Kumar Sangakkara and Mahela Jayawardene have for long been the pillars of Sri Lankan batting. In most evaluations, the left-handed Sangakkara will remain ahead of his close friend and fellow Sri Lankan great, and justifiably so. However, Arunabha Sengupta says that in major tournament finals it is Jayawardene who steals a march over the classy southpaw.
The two exemplary men have been the bulwarks of Sri Lankan batting for years – the august stepping stones on which the island’s cricket has ascended from the promising to world class.
From the late 1990s to the current day Mahela Jayawardene and Kumar Sangakkara have lent the finishing touches to the craft of the Lankan bat, combining indigenous talent of the island with the blueprint of international class.
Their contribution is seldom disputed, but it is generally concluded Sangakkara is the classier of the two.
While pedigree is aplenty in Jayawardene’s batting, Sangakkara operates in a plane that has remained exclusive to the sublime greats of the game. Jayawardene crosses the threshold of greatness with his Test average touching 50, but doubts remain about his ability away from the familiar surfaces of the island nation.
But, the brilliant numbers that surround Sangakkara have no such loophole – his average after 122 Tests has crossed 58, a realm of a rare breed of brilliant batsmen.
When we take away the 48 Tests he was burdened with the bigger gloves, his remaining 74 outings have earned him a mind-boggling 8034 runs at 69.86 and 28 hundreds. He is perhaps the most underrated phenomenon of the cricket world.
In One Day Internationals (ODI) too Sangakkara leads Jayawardene by about 1000 runs, in spite of playing 369 matches to the latter’s 412. The averages are eloquent in the difference – Sangakkara’s 40.45 to Jayawardene’s 33.17.
However, there seems to be one area where the elegant Jayawardene remains a few steps ahead of his close friend and fellow sculptor of the destiny of Sri Lankan cricket. This was amply demonstrated in that spectacular hundred essayed in the final of the 2011 World Cup at Mumbai, and more recently the 75 in the final of the Asia Cup.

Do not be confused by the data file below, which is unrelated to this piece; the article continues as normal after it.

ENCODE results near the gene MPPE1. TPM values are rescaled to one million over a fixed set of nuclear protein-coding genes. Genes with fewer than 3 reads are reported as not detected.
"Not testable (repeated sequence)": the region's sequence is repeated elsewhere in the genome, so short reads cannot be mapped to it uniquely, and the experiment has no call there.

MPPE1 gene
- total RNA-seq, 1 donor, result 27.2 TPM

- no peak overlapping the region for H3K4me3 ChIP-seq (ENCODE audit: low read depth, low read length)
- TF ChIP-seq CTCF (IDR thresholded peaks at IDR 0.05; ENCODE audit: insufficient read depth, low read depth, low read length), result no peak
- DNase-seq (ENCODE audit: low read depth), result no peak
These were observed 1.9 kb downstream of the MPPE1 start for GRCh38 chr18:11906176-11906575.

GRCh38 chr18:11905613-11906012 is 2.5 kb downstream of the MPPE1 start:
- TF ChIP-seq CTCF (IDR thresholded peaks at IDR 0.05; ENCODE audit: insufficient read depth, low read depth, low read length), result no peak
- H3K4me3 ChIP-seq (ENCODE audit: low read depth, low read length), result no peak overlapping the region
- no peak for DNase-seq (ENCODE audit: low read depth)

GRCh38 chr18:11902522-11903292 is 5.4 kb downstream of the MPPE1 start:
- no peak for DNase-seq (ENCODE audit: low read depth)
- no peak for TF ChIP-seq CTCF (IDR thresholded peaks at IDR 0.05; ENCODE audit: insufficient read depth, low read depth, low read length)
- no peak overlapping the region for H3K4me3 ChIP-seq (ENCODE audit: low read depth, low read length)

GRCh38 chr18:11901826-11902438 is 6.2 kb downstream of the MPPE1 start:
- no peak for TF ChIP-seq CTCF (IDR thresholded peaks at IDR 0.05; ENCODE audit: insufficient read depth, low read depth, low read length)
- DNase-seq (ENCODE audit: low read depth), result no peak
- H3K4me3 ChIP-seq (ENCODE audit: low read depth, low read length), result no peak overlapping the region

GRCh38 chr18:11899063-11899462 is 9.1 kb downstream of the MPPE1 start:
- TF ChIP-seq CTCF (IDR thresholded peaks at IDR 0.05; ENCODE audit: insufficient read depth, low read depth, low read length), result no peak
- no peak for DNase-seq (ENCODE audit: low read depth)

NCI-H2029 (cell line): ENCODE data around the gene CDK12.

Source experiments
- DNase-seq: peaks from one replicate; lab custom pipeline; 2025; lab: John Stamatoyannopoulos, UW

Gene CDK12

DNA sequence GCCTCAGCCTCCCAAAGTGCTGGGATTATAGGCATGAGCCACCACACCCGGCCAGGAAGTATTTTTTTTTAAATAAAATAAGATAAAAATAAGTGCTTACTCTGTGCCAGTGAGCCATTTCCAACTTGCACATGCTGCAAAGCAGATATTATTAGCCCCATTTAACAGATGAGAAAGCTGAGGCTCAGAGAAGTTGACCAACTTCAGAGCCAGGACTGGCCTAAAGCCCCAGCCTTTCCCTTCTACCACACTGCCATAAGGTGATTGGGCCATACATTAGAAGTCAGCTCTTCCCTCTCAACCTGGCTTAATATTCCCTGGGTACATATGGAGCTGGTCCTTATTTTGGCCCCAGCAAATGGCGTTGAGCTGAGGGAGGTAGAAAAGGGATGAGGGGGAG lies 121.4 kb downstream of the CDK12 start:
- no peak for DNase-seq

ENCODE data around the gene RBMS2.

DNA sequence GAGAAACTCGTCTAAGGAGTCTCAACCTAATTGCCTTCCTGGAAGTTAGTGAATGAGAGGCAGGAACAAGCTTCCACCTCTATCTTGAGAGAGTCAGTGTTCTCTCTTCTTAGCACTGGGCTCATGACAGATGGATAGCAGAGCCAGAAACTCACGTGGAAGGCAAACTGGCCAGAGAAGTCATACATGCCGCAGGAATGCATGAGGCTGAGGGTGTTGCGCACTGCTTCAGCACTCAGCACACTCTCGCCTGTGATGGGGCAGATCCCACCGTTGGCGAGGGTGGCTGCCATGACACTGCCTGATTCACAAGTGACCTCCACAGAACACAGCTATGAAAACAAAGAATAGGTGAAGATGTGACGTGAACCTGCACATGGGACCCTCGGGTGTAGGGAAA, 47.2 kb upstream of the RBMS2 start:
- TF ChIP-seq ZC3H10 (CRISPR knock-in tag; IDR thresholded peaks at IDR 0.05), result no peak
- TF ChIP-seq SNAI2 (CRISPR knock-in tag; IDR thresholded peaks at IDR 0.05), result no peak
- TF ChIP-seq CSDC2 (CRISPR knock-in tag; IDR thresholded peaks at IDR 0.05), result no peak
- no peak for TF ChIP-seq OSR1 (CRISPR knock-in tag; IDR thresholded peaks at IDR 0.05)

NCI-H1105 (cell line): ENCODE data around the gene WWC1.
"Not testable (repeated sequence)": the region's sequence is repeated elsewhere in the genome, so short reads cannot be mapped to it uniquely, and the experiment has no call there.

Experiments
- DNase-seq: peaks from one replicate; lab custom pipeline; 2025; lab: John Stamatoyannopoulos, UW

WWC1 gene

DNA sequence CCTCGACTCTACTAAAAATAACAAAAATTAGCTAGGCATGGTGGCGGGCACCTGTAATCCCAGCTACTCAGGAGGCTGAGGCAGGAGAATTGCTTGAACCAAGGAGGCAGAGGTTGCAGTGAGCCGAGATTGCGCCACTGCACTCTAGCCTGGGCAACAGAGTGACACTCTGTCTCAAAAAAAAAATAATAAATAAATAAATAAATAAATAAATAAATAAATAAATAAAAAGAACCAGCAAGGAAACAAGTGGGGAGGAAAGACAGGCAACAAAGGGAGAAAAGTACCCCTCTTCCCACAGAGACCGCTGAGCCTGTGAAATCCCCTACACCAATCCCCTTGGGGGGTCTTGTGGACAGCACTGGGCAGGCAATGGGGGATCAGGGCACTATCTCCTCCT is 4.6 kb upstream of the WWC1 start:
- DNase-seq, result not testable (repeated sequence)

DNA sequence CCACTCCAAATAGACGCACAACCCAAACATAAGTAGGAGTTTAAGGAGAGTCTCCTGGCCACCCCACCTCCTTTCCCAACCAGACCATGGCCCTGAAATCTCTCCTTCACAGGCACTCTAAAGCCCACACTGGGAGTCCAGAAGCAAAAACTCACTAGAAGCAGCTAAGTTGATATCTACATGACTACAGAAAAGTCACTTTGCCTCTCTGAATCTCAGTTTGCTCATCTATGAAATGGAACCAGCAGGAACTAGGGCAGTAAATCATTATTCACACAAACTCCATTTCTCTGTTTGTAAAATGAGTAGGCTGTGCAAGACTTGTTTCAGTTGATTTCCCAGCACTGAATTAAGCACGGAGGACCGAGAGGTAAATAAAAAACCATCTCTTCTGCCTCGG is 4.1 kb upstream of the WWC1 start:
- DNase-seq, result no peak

It seems that when the stakes are really high, Jayawardene raises his game to that higher level, which underlines his stature as a big match player. The same cannot really be said about Sangakkara.
In tournament finals, the seven point difference between the averages of the two men is reduced to a rather insignificant one run. Jayawardene, in the 32 finals he has featured in, hikes up his batting average to 38.03 from his overall 33.17, with the help of a hundred and 10 fifties.
Sangakkara’s performance, in contrast, goes down a notch in the title round. His 27 finals have seen him score at 39.34 with 11 fifties – a small dip from the career figure of 40.45.
If we zoom in on their records even further, we find that the bigger the occasion gets, the broader becomes Jayawardene’s blade, while perhaps chinks and crevices make their way into Sangakkara’s classy willow.
In major tournaments involving five and more teams, both the players have appeared in the same seven finals. It is on these occasions that Jayawardene excels way beyond his benchmark, while Sangakkara falls rather short of the enormous expectations.
These showdowns include title round clashes in two World Cups, three Asia Cups and two finals of the same Champions Trophy tournament. Jayawardene has 298 runs at 49.66 at a strike rate of 86.62 in these matches. Sangakkara trails far behind, with 239 runs at 34.14 at a strike rate of 70.29.
Yes, as a batsman Sangakkara has few peers in Test cricket, and will perhaps go down as one of the best of the modern era if not the very best. Jayawardene will stand as the co-architect of the structure of the Sri Lankan batting, but a lesser light in the dazzling brilliance across the batting firmament of the world. In the ODIs as well, the overall record of the southpaw will remain ahead by some furlongs.
Yet, on the biggest of stages, with much to play for, and a laurel to secure for the Sri Lankan crown, Mahela Jayawardene does produce the finest of his innings, with every run worth its weight in gold. He remains an unique asset in the Sri Lankan story.
(Arunabha Sengupta is a cricket historian and Chief Cricket Writer at CricketCountry. He writes about the history and the romance of the game, punctuated often by opinions about modern day cricket, while his post-graduate degree in statistics peeps through in occasional analytical pieces. The author of three novels, he can be followed on Twitter at http://twitter.com/senantix)